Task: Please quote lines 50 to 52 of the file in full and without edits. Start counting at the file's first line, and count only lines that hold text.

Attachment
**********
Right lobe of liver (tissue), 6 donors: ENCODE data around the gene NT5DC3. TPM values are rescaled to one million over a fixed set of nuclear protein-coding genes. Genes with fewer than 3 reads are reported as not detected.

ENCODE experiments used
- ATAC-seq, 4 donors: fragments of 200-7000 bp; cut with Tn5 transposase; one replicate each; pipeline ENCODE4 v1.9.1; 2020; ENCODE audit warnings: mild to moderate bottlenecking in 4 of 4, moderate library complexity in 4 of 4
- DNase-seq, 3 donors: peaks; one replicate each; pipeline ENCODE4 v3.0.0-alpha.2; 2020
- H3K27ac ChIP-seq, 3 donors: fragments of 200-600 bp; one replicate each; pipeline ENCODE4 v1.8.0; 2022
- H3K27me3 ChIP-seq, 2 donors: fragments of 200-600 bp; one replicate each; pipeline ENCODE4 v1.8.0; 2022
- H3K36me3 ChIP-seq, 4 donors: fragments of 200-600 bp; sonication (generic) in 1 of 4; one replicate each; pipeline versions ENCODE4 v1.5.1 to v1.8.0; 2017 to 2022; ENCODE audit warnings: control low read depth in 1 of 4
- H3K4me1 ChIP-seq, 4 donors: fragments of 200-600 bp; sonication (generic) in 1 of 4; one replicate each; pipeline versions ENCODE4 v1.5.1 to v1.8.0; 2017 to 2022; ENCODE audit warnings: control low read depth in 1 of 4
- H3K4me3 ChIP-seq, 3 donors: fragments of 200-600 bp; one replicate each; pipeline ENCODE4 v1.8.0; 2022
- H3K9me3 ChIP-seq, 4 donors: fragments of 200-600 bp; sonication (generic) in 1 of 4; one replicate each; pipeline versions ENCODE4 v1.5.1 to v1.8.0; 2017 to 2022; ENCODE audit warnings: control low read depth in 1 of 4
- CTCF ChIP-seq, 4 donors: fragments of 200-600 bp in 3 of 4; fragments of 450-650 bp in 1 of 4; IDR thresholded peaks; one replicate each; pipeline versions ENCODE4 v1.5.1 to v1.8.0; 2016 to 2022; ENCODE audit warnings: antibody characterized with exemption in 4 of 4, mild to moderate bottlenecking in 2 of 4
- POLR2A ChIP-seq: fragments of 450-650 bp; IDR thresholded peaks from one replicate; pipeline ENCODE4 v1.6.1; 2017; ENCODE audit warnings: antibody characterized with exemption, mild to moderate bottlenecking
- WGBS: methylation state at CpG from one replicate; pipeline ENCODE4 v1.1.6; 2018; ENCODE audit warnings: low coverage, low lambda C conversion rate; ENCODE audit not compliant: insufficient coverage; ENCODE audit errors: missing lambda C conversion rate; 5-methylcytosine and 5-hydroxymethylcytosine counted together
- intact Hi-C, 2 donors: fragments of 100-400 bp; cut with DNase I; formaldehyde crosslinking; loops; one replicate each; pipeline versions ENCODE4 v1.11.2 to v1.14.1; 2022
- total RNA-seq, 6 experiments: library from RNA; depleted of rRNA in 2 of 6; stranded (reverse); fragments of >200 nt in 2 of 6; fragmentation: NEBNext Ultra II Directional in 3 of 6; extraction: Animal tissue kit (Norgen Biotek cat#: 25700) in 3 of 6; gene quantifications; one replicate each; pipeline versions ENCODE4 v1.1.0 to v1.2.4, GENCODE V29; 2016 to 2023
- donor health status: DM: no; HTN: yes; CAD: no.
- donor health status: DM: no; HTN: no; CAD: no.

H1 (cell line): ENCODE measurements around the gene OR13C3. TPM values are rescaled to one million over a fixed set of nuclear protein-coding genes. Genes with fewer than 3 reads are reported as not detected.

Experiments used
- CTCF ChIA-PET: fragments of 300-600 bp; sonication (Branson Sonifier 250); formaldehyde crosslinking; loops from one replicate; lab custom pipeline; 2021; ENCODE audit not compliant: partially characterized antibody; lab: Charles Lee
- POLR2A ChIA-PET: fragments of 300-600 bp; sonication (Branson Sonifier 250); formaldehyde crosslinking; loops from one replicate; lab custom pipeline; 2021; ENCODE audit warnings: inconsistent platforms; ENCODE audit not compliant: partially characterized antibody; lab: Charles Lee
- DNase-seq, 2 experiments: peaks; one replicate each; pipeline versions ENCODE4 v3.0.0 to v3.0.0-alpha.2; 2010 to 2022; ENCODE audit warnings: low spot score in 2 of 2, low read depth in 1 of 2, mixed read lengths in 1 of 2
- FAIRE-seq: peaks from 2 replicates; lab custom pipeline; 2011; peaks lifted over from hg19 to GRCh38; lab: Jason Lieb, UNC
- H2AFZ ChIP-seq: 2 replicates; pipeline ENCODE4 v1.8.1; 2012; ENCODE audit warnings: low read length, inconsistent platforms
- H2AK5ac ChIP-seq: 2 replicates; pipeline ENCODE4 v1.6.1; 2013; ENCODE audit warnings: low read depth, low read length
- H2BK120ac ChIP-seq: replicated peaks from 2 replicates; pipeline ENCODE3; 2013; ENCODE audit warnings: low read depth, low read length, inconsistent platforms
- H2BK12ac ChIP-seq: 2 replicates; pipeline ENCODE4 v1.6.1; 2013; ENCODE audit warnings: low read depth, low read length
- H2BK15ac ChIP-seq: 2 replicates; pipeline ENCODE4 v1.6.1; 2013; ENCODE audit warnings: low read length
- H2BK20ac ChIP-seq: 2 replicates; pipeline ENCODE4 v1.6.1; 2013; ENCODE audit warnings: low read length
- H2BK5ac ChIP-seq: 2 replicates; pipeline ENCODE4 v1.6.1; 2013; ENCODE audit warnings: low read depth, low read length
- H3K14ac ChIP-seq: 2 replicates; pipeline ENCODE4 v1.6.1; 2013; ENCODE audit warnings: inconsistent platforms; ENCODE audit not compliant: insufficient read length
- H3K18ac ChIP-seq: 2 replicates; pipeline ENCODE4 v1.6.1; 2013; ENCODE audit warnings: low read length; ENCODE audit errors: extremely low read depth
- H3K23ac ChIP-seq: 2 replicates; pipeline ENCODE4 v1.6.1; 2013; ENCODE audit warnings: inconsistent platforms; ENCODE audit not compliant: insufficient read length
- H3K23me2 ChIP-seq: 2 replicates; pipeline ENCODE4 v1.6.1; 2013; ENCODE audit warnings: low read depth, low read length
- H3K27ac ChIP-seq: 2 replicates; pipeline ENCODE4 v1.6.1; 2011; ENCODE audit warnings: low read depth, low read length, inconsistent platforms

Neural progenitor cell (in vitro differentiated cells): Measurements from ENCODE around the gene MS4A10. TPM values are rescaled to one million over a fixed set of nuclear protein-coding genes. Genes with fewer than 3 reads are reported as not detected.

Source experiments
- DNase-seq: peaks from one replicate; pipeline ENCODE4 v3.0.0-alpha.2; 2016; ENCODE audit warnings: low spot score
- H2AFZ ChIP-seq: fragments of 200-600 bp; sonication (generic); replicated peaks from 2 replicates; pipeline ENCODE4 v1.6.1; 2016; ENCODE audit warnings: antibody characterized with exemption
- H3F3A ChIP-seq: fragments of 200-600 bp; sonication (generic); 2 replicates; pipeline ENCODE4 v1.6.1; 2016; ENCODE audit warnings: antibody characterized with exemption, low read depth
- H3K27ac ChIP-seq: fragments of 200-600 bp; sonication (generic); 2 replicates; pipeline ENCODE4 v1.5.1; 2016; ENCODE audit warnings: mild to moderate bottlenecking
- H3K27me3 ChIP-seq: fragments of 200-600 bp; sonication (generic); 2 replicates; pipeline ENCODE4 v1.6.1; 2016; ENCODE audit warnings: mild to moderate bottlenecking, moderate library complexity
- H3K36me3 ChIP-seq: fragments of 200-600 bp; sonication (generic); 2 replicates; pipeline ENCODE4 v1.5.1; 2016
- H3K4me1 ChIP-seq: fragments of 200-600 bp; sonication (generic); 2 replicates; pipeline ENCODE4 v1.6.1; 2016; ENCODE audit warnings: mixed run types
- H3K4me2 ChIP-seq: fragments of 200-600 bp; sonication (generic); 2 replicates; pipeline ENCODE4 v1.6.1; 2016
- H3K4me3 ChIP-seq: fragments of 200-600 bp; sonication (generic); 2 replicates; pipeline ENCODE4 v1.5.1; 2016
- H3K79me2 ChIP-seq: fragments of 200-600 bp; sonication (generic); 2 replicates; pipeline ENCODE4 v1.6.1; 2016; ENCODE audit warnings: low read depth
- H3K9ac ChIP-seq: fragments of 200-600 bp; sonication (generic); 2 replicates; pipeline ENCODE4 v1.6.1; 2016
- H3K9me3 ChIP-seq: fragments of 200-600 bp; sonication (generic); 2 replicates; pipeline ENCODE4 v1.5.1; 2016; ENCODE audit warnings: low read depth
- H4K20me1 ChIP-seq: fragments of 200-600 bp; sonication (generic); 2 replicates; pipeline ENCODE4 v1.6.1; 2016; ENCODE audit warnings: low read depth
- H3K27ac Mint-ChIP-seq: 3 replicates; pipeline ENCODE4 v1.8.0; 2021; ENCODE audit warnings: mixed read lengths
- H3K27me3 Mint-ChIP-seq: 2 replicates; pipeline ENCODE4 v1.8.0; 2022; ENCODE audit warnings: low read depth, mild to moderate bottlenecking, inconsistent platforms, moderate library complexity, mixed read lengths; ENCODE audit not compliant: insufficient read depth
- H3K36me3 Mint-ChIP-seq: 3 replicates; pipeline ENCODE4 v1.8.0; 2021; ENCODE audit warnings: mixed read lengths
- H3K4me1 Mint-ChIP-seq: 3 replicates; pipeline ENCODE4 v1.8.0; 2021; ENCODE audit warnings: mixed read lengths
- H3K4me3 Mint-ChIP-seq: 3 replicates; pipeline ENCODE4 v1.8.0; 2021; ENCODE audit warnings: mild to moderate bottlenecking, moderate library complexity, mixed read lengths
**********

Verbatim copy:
- H4K20me1 ChIP-seq: fragments of 200-600 bp; sonication (generic); 2 replicates; pipeline ENCODE4 v1.6.1; 2016; ENCODE audit warnings: low read depth
- H3K27ac Mint-ChIP-seq: 3 replicates; pipeline ENCODE4 v1.8.0; 2021; ENCODE audit warnings: mixed read lengths
- H3K27me3 Mint-ChIP-seq: 2 replicates; pipeline ENCODE4 v1.8.0; 2022; ENCODE audit warnings: low read depth, mild to moderate bottlenecking, inconsistent platforms, moderate library complexity, mixed read lengths; ENCODE audit not compliant: insufficient read depth